• A classifier is called a weak classifier if it cannot be used alone to predict the class to which an example belongs to. It is generally computationally economical.
  • On the contrary, a classifier is called a strong classifier if it can be used alone to classify the example. It is generally computation intensive.

There can be a large number of rectangle features associated with each image sub-window…. in fact, they can be far larger than the number of pixels.

As Viola and Jones hypothesized, a relatively smaller number of features could be used to form an effective classifier.

The big question – Which features to select?

Viola and Jones used variant of AdaBoost to select the features as well as to train the classifier

What is AdaBoost… ?

Adaptive Boosting a.k.a AdaBoost is a learning algorithm which is used to boost the performance of a simple classifier.

Below is a conceptual overview of how adaptive boosting works:

  • The training data ( a collection of positive and negative samples i.e. the images with and without a human face ) is fed into a weak classifier.
  • After the first round of learning, the weights are normalized for the examples ( training data images ) to emphasize on those which were incorrectly classified by the previous classifier.
  • This process is repeated until we get the required accuracy of the classifier.
  • The final result is a strong classifier which is a linear combination of a number of weighted weak classifiers followed by a threshold.

Thankfully, for our purposes (human face detection), we do not need to train our own classifier.

Instead, we will be using the classifier training data provided by an open source OpenCV library.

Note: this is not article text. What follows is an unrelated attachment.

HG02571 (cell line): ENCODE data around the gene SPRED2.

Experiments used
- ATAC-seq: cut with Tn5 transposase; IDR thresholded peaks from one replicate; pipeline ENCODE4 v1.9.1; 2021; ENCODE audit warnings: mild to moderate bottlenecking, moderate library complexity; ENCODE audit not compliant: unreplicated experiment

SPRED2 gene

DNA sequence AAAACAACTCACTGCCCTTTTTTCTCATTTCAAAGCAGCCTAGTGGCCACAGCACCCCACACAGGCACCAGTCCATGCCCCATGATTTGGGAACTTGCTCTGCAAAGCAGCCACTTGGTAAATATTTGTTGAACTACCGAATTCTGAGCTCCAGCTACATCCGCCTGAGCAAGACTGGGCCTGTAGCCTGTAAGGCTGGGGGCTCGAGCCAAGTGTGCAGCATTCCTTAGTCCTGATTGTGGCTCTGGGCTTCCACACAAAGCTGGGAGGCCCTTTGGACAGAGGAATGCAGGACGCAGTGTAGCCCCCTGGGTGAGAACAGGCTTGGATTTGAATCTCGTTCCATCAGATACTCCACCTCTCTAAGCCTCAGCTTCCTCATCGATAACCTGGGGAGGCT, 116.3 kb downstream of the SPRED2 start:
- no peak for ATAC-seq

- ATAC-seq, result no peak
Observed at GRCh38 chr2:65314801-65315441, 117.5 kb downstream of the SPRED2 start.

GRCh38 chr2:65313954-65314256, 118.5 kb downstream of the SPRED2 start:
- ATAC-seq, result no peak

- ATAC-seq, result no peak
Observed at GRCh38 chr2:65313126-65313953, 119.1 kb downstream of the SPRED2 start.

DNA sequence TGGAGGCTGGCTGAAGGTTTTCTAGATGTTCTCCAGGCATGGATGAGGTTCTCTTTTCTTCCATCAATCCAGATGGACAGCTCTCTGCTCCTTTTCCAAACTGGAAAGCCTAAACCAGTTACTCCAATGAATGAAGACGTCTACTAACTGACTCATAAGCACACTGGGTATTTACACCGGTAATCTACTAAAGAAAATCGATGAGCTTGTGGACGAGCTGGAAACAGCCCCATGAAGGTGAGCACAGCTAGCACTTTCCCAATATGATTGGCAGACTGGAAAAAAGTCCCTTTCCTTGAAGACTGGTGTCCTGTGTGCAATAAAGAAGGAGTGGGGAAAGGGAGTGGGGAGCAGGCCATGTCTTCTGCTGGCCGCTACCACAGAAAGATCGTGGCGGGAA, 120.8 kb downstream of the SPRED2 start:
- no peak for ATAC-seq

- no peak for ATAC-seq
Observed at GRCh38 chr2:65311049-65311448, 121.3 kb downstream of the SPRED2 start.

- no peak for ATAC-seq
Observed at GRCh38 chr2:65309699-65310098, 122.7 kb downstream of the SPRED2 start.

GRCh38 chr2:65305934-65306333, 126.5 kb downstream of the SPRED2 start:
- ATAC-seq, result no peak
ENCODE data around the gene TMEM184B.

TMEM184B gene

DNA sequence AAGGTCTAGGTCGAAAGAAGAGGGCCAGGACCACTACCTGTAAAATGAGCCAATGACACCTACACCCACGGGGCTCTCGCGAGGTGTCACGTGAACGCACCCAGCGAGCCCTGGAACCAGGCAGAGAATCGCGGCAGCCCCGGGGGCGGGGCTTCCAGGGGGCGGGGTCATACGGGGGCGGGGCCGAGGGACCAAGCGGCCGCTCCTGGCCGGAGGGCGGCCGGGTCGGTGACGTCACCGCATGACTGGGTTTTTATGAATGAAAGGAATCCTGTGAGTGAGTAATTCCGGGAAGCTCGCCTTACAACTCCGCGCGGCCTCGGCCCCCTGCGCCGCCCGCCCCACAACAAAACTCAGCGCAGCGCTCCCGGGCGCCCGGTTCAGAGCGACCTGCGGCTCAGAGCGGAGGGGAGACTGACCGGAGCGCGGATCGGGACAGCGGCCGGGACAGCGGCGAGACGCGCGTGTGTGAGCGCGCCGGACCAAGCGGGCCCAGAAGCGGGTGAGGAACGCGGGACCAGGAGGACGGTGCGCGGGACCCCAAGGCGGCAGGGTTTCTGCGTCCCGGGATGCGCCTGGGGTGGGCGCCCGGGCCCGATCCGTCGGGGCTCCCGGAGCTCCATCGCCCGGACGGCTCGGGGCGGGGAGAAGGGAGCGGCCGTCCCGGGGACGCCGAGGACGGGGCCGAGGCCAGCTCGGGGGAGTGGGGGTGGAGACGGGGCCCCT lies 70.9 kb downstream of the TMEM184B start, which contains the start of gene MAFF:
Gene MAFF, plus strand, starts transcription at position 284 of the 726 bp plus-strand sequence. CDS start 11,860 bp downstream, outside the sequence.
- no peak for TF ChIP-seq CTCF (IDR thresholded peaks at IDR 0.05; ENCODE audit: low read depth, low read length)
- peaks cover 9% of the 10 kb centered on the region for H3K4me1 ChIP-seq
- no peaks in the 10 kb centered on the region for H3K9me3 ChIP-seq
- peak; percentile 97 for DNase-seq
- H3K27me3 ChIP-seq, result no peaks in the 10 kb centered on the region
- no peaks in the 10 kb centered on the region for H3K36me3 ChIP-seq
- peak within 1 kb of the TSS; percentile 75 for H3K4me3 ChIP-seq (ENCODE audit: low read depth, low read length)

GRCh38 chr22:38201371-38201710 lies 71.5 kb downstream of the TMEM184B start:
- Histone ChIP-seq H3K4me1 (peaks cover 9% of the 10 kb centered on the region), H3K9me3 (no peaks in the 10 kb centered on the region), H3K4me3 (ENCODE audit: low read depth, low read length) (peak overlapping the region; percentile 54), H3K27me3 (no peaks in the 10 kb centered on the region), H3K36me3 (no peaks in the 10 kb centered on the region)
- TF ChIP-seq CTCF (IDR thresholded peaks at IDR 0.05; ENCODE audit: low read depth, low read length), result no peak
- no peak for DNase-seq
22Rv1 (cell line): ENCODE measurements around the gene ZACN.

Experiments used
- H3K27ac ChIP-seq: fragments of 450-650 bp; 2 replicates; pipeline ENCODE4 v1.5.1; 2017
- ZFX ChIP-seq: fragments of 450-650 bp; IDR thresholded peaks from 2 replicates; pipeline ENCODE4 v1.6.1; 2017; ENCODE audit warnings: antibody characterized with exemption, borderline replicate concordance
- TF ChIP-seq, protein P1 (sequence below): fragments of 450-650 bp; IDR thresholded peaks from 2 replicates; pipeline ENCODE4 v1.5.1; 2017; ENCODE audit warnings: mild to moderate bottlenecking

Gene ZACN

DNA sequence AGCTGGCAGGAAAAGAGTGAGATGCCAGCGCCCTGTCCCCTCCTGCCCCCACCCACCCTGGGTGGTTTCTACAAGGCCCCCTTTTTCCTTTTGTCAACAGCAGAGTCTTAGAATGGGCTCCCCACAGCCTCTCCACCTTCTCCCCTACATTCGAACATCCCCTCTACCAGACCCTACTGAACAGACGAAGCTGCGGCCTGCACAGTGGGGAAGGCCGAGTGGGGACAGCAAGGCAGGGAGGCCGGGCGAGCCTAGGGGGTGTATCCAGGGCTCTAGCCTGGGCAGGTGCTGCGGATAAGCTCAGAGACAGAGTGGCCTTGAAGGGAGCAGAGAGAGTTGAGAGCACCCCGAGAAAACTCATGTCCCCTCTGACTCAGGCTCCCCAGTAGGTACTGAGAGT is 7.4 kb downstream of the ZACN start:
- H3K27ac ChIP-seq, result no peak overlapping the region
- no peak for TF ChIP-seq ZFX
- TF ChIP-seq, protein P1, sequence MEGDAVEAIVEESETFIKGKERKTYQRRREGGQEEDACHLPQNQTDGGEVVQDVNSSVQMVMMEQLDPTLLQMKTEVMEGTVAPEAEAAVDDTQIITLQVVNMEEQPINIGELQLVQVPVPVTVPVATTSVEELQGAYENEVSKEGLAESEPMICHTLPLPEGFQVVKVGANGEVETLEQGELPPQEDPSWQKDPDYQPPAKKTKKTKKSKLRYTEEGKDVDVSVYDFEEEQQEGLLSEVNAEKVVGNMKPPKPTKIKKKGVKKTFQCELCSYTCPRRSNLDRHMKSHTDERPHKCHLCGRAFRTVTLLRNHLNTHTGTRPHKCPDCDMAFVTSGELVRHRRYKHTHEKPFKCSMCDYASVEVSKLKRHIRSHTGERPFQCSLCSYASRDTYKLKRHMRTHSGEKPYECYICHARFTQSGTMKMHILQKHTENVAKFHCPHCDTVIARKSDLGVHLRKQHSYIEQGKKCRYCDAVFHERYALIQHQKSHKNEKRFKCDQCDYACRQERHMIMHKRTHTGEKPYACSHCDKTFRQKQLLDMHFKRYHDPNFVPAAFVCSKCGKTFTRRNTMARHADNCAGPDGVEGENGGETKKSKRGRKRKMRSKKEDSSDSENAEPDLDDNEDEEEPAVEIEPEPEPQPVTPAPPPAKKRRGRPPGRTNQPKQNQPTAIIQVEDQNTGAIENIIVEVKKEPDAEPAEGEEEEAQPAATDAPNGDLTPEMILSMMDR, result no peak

The key insight is that smaller ( and therefore more efficient ) boosted classifiers can be constructed which reject many of the negative sub-windows while detecting almost all positive instances.

The idea is to use simpler classifiers to reject a majority of negative sub-windows thereby focussing the attention to only the promising regions of the image.

The end result is an overall efficiency due to the reduction in input sub-windows for the computationally expensive classifiers.


Here is a video that visualizes the detection process of OpenCV’s face detector.

The algorithm uses the Viola-Jones method :

  • An integral image is calculated.
  • Some calculations are done on all the areas defined by the black and white rectangles to analyze the differences between the dark and light regions of a face.
  • The sub-window (in red) is scanned across the image at various scales to detect if there is a potential face within the window.
  • If not, it continues scanning.
  • If it passes all stages in the cascade file, it is marked with a red rectangle.
  • In the post-processing stage, all the potential faces are checked for overlaps.


We have survived the theory, let’s come to implementation part.

Depending on the nature of the requirement, we can go with one of the below options:


The most flexible and powerful way would be to manage your own cloud solution.

  • You get to control the training of the classifiers and every aspect of it.
  • You may use some open source libraries like OpenCV which has implemented more than 2500 machine learning algorithms implemented and has C++, C, Python, Java and MATLAB interfaces… which mean you can easily interface it with node server via node-opencv